When the time for retirement comes you may be ready, but your savings may not. Unfortunately, half of workers age 55 and older have less than $50,000 in savings, according to the Employee Benefit Research Institutes 2014 Retirement Conference Survey. The attorneys at Bodie Law answer a few common misconceptions about retirement and maximizing your social security payout.
At what age should I claim?
Age 62 is the youngest possible age to retire. This could be the right time if you and, if married, your spouse are both in poor health; otherwise, however, it is most likely a mistake. Accepting benefits this early means a reduced monthly social security check.
Comparatively, if you wait to accept benefits until age 66 to 70, you could earn 32% more than if you accept them at the earlier age of 62. For example, if you claim at 62 you would receive $1,050 a month, or $12,600 a year. If you postpone your claim till age 70 you could receive $1,848 a month, equivalent to $22,176 a year.
You can also maximize your Social Security benefits by having your spouse claim spousal benefits. When you reach your full Social Security age of 66 or 67, you could “file and suspend” benefits, allowing your spouse to collect as much as half your benefit when you reach your full retirement age and provide you with some extra money.
Although the median age to claim is around 62, don’t feel the need to go with the crowd. Continuing to work after that age will give you time to save and better position you for a comfortable retirement. The longer you wait to claim, the more money you will receive. Waiting until age 70 may not be quite what you had in mind, but the benefits of doing so may well make the wait worthwhile.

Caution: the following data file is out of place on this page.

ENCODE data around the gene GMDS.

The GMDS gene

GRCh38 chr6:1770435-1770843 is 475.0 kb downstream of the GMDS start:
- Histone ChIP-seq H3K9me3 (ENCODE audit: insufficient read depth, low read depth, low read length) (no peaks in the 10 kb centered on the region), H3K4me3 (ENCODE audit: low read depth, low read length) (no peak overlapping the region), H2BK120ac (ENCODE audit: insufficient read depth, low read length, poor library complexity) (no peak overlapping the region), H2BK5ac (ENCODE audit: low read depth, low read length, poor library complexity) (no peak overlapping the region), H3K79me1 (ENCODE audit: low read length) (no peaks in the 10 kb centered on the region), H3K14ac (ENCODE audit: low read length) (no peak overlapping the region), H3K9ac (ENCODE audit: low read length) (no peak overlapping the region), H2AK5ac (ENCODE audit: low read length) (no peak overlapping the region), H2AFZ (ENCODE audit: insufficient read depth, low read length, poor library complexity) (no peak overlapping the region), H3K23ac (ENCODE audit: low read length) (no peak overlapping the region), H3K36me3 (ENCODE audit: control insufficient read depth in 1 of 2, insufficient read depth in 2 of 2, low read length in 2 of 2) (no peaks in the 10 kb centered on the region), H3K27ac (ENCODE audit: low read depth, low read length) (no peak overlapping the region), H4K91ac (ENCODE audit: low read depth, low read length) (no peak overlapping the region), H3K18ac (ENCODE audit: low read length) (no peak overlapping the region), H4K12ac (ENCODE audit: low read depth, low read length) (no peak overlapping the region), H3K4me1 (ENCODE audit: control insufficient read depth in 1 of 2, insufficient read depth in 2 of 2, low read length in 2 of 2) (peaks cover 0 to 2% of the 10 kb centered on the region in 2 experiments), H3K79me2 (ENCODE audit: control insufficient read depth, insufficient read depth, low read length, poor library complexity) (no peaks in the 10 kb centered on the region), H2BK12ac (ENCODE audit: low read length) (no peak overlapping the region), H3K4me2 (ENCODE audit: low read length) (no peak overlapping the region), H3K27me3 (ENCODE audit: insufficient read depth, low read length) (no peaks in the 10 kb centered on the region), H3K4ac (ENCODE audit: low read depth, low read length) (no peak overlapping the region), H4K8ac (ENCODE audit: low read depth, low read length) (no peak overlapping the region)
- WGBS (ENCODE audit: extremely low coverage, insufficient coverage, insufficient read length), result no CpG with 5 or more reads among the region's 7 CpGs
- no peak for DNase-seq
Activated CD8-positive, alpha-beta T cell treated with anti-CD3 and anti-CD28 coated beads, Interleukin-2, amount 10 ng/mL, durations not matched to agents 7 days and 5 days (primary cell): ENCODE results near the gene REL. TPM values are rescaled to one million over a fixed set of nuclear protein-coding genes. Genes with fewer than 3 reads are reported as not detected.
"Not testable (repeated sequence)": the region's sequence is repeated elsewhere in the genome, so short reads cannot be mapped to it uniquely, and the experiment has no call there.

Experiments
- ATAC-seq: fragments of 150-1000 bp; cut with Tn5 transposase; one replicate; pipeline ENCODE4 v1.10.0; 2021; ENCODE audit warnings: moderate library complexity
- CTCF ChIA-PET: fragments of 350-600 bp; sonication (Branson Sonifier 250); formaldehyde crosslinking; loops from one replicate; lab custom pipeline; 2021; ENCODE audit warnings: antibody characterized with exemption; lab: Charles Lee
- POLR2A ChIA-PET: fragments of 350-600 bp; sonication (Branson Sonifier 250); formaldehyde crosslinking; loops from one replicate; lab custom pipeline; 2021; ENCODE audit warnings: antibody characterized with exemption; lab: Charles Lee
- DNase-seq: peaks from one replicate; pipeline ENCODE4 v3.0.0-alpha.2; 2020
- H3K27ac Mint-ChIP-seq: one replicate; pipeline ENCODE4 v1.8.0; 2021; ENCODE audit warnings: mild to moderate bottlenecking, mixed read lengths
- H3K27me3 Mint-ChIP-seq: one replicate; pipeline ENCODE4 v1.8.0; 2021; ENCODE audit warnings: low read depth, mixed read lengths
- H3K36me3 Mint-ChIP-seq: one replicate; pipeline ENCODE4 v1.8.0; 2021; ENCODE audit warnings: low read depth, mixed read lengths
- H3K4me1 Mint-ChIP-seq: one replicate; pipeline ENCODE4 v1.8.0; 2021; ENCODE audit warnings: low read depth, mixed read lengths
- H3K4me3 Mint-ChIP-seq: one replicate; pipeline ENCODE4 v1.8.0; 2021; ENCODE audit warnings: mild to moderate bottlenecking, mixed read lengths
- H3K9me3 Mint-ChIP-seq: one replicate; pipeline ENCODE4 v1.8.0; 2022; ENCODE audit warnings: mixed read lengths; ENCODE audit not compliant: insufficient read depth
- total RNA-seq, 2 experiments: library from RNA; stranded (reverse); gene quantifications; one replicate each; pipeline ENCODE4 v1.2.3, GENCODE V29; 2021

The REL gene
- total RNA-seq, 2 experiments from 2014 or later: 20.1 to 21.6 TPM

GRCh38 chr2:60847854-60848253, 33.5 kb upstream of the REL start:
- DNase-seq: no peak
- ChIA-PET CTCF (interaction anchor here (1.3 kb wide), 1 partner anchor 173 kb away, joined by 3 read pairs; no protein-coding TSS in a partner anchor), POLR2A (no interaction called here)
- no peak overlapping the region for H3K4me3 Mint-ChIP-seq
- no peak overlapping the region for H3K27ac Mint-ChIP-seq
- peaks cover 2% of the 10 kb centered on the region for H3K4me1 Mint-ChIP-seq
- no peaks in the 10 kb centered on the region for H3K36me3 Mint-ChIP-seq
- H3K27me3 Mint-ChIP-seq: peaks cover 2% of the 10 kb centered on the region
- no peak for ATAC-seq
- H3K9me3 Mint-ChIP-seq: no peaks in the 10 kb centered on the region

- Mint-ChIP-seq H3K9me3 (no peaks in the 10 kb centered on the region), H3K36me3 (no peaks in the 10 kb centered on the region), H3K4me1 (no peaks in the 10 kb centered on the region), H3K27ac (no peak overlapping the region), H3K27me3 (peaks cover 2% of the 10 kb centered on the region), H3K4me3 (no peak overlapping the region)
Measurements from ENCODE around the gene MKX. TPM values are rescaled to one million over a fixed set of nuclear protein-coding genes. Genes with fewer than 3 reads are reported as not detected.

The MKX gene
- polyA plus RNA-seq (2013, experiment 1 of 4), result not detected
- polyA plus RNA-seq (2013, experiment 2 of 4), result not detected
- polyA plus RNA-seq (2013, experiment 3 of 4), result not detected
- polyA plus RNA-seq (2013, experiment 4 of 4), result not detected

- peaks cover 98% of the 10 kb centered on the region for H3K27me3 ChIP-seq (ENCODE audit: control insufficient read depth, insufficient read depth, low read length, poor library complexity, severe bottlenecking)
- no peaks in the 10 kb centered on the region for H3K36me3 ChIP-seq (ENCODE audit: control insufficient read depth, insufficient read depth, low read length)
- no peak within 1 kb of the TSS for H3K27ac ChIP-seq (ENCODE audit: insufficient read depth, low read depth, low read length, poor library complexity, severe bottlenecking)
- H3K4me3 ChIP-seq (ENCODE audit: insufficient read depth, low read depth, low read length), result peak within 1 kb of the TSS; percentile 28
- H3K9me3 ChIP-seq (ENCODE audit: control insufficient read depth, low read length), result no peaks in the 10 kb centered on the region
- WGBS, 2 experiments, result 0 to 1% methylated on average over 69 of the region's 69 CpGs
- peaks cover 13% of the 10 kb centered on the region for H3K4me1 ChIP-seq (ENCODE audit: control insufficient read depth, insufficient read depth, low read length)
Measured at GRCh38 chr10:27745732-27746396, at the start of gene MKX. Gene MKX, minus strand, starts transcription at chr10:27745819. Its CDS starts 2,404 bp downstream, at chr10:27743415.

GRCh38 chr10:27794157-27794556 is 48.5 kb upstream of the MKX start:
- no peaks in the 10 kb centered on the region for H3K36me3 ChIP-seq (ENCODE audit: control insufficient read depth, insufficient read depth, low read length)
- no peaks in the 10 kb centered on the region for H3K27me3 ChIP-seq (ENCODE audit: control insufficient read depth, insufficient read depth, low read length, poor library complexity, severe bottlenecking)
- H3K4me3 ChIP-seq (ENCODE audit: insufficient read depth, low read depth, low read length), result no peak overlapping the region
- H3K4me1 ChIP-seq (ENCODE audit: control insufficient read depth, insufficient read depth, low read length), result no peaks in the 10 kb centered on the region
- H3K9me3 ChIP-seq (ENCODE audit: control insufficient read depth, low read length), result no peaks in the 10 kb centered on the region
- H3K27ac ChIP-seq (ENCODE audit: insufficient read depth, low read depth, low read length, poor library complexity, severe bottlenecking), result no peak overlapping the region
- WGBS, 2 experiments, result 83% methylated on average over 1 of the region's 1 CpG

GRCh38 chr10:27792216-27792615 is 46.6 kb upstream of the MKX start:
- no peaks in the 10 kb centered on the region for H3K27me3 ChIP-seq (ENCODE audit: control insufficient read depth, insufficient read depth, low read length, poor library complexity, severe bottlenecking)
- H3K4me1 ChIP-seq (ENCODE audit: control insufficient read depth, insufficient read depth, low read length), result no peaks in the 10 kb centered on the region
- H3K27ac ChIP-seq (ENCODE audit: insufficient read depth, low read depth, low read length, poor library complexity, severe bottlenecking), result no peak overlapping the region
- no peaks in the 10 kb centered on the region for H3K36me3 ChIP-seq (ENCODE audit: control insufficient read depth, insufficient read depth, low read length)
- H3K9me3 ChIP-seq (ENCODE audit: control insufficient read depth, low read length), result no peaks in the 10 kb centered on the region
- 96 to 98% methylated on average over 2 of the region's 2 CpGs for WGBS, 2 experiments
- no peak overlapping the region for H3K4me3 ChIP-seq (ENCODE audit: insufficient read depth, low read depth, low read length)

How much should I save?
In order to gain a better idea of how much to save, you should start by determining what assets and liabilities you have now, as well as an income and expense statement from the previous year. Form a net worth statement and establish what assets you have available for retirement. Do your best to aim for 75% of what you anticipate your expenses to be in your last year working to determine how much you will need.
Generally, you should start saving at least 10% of your gross income every month and try to pay off any high interest debt prior to retirement, especially credit card debt. Your savings should be put into tax-deferred accounts, such as a 401-K from your employer or an individual retirement account (IRA) that you open yourself at a mutual fund company or brokerage.
You should also consider utilizing the benefits of compounding. Even if you are 10 years or less from retirement, your investments will continue to compound your returns long after that.
Also think about cutting out small, unnecessary expenses, such as dining out, and more substantial ones, such as downsizing to a smaller home … and a smaller mortgage. Small lifestyle changes can add up to big retirement savings over time.
Should I work late in life?
Working after retirement may seem like a contradiction, but it will benefit you financially, and many find it fulfilling to remain in the workforce, even part time. Accepting an enjoyable part-time job after retirement will give you the social, intellectual and physical stimulation you need to ease into the transition of unstructured retiree life.
A study done by researchers from the University of Maryland found that men and women who continued working after retirement had fewer major diseases or disabilities than those who quit work completely. A similar study by geriatrics researchers from the Hadassah Hospital Mount Scopus in Jerusalem concluded that men and women who continued to work after age 70 were more than twice as likely to be alive at age 82 than those who had retired.
Whether it is a part-time or full-time job, finding work later in life will promote healthy longevity, and allow for a more comfortable retirement.
To find out more about retirement plans, contact the attorneys at Bodie Law today.